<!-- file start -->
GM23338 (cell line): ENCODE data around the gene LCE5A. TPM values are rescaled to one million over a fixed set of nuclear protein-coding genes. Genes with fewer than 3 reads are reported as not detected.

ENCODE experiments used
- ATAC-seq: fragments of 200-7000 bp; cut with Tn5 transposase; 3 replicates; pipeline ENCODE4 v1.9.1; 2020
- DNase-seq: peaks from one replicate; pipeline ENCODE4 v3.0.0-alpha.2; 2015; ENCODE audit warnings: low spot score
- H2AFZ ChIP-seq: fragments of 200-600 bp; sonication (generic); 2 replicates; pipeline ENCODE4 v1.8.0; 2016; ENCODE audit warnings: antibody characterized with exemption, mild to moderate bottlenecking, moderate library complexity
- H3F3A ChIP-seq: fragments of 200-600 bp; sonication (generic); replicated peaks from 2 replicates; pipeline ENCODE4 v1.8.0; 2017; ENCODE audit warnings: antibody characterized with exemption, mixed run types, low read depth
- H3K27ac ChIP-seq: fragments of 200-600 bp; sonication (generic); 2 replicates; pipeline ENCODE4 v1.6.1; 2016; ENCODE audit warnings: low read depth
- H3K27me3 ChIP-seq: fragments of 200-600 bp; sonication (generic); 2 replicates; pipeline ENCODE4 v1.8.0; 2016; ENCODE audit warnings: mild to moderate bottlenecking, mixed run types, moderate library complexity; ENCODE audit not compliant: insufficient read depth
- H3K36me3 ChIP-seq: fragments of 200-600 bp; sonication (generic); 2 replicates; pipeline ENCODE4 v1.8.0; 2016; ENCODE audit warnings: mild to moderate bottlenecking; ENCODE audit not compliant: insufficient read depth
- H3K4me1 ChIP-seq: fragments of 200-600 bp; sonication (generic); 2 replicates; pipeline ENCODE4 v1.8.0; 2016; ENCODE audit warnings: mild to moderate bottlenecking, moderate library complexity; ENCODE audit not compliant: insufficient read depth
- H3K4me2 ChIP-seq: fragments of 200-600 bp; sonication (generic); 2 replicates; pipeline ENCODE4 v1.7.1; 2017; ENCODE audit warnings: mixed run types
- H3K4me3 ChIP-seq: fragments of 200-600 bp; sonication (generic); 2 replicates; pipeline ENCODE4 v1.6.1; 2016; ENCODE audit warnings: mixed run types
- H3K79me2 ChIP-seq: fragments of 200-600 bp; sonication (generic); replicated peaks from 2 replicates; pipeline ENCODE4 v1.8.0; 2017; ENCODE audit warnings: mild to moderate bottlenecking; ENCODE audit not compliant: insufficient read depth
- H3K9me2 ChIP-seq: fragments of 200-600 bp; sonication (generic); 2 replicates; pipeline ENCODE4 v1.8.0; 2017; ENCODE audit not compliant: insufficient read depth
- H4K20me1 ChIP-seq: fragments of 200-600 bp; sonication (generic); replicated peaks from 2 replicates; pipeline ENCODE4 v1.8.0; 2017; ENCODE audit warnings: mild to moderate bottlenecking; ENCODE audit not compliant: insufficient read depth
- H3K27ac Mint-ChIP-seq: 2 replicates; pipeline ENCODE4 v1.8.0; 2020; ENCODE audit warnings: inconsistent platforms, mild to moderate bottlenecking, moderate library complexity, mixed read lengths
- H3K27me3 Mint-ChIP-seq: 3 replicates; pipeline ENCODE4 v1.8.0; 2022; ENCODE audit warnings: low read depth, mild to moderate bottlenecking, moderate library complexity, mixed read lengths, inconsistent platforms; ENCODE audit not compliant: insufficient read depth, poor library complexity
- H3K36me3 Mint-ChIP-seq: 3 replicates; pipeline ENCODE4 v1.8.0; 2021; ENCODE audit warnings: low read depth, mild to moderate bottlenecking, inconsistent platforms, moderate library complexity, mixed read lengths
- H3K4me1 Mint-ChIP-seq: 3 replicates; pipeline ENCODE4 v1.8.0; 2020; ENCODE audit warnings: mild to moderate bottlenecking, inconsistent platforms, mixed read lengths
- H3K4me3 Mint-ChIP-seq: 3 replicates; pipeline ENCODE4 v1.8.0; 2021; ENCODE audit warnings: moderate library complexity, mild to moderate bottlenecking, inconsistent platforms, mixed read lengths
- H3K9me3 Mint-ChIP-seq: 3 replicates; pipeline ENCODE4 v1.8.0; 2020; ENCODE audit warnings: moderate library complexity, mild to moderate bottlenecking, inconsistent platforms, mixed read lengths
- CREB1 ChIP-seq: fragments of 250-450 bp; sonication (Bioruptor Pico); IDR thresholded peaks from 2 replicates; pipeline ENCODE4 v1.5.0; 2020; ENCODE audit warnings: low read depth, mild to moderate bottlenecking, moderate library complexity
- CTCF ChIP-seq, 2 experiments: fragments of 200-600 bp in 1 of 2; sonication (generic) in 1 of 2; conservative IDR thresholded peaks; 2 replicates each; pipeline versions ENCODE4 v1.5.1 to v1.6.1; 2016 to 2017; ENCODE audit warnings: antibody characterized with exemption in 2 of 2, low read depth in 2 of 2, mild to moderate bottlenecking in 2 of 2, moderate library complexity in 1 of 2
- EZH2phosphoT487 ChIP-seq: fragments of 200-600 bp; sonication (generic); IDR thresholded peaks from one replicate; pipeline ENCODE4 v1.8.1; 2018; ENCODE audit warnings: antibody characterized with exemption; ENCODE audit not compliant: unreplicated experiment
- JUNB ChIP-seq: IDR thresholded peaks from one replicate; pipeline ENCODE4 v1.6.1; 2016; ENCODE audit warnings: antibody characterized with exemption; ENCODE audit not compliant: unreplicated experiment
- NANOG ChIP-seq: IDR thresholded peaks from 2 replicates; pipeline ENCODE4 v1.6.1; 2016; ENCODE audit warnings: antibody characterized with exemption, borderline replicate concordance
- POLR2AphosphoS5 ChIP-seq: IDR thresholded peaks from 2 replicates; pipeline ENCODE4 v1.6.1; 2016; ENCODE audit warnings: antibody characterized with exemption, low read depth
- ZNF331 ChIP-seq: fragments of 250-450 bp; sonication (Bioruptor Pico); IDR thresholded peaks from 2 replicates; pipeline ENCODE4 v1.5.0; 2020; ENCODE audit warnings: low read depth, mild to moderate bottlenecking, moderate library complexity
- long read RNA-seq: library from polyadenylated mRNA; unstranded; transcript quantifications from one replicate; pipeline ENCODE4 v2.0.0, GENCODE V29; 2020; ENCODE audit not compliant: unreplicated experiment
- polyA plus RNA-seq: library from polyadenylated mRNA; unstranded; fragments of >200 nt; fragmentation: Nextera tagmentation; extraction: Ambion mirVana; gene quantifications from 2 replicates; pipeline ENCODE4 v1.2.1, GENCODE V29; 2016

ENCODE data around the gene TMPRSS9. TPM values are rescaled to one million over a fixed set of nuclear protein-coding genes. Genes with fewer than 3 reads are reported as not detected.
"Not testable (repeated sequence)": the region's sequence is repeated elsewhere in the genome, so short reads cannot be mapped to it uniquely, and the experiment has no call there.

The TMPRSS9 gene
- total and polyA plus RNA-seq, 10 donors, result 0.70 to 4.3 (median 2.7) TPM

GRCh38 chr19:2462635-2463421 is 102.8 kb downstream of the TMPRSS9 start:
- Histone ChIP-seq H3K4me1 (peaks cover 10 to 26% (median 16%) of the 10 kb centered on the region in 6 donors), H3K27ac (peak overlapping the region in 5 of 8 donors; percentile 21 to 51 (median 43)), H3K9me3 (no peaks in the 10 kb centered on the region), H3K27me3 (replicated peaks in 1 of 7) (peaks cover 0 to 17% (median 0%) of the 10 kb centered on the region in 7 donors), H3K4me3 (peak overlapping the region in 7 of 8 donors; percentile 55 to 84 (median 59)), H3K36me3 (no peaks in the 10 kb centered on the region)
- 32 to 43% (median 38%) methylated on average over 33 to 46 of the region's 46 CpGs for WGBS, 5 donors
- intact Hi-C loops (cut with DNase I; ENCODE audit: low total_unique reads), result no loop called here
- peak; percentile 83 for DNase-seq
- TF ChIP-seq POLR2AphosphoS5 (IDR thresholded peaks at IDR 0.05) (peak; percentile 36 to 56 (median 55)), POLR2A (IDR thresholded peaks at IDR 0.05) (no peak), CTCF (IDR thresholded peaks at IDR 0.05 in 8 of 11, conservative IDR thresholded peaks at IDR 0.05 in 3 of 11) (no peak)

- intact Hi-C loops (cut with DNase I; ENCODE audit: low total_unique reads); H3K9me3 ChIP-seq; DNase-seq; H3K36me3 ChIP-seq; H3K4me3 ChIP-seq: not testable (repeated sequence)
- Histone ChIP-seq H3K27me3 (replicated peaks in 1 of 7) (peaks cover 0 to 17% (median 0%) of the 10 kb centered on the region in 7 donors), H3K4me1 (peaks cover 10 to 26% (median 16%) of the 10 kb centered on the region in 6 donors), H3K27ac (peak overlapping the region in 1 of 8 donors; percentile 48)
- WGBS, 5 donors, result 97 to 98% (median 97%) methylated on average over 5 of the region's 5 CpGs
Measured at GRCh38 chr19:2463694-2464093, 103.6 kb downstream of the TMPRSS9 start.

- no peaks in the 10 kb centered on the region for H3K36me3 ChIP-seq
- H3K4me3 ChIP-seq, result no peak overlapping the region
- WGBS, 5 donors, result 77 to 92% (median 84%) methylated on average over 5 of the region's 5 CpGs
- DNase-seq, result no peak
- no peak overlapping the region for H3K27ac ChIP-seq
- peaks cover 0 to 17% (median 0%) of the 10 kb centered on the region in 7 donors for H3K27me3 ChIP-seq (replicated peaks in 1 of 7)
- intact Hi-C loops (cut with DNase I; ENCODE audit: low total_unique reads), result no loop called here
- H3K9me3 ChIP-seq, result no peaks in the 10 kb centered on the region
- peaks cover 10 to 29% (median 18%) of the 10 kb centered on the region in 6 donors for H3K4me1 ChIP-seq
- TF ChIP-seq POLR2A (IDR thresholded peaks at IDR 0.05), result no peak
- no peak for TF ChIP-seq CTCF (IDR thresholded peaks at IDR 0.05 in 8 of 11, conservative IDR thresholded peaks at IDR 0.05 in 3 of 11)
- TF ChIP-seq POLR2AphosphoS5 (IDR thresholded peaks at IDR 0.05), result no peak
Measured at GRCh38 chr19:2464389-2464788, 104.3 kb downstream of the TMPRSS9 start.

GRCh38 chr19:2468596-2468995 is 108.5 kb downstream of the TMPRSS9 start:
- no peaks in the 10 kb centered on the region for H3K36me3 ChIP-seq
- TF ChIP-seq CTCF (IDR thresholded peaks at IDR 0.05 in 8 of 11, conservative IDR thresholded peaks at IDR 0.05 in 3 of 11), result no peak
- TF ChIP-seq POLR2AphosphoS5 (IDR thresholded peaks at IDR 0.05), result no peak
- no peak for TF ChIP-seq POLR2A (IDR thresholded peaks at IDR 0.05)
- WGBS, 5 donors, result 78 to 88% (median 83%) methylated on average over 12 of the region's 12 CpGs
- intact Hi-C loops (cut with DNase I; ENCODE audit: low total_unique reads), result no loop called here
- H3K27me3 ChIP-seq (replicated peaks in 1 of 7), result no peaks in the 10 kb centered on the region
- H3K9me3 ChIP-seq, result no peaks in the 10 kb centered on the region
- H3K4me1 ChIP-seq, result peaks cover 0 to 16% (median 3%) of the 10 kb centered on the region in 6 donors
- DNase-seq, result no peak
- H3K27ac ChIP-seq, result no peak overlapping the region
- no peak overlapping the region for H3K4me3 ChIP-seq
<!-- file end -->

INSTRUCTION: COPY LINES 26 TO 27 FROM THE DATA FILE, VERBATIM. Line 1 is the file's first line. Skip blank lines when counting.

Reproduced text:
- NANOG ChIP-seq: IDR thresholded peaks from 2 replicates; pipeline ENCODE4 v1.6.1; 2016; ENCODE audit warnings: antibody characterized with exemption, borderline replicate concordance
- POLR2AphosphoS5 ChIP-seq: IDR thresholded peaks from 2 replicates; pipeline ENCODE4 v1.6.1; 2016; ENCODE audit warnings: antibody characterized with exemption, low read depth